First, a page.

- Bag slashing, theft, and pickpocketing – TIPS: Always leave money and credit cards in different places and in different bags (even your shoes) so if someone runs off with one of your bags, you still have money and cards stashed somewhere else. You can also wear your daypack on the front of your body to reduce the change of bag slashing. If you have a money purse or a money belt, cover them so that people can’t see them (people know what they are, they’re not stupid). Other tips: Hide photocopies of your passport, your credit cards and bank phone numbers in sealed envelopes in different parts of your bag, so you can access them if things get lost or stolen (and know the numbers to call!).
- Be smart and keep your bags near you at all times, or lock them up if you can. Sometimes no matter where you are (on a bus, in a restaurant), there’s always an opportunity for theft. I have big metal carabiners to lock my bag to my chair while I’m eating at a restaurant. I also have mini-carabiners, combo luggage, locks and a wire cable to secure not only my bags, but my bag zippers so that people are less likely to open my pockets while my back is turned (get your mini carabiners at REI!). When it comes to buses, I try to keep all my bags down by my seat, instead of in the overhead compartments.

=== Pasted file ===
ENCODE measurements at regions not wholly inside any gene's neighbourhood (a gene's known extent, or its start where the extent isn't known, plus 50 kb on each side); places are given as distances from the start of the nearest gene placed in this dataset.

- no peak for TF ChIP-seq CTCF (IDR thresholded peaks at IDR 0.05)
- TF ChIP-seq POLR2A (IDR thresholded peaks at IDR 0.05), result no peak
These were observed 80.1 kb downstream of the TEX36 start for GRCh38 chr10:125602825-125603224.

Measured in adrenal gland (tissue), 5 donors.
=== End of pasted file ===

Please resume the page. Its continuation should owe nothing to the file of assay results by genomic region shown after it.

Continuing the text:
- Be aware of weird scams, usually in the form of distractions. Mind your own business and move away quickly if you become confused or distracted by someone else’s behavior (says Lonely Planet).
- At the borders. Hide your money. Hide your valuable belongings. Hide your kids, hide your wife, because you don’t want to be caught looking stupid and confused at the border (a lot is going down during the border, which are great opportunities for people who want to come up on some cash). In some places, corrupt police and government officials may try to get money from you or make you pay extra “fees”. Just walk away like you don’t understand or pretend you have none. OR just do what I do when I’m trying to get out of a bad situation and just cry hysterically. Haha.
To preface, many people have visited other countries and have had NO problems with any taxi drivers. I am fortunate to have had nothing but AWESOME and great taxi drivers during my time in both Bolivia and Peru (*knocks on wood*). Most of the drivers that I met were friendly, wise, and just all around great people. Through our conversations, I engaged in some great discussions from local life to national politics. However, I’ve heard about others who have had various challenges with taxis:
- When it comes to taxis, the most commonplace problem is just getting ripped off on cab fare. The best way to deal with this is to figure out how much a taxi ride costs before agreeing to get into the car. HELL, ask around town to find out how much a typical ride from Point A to point B should cost (like the people at the front desk of your hostel). Don’t forget that taxi fares are negotiable and can be bargained down.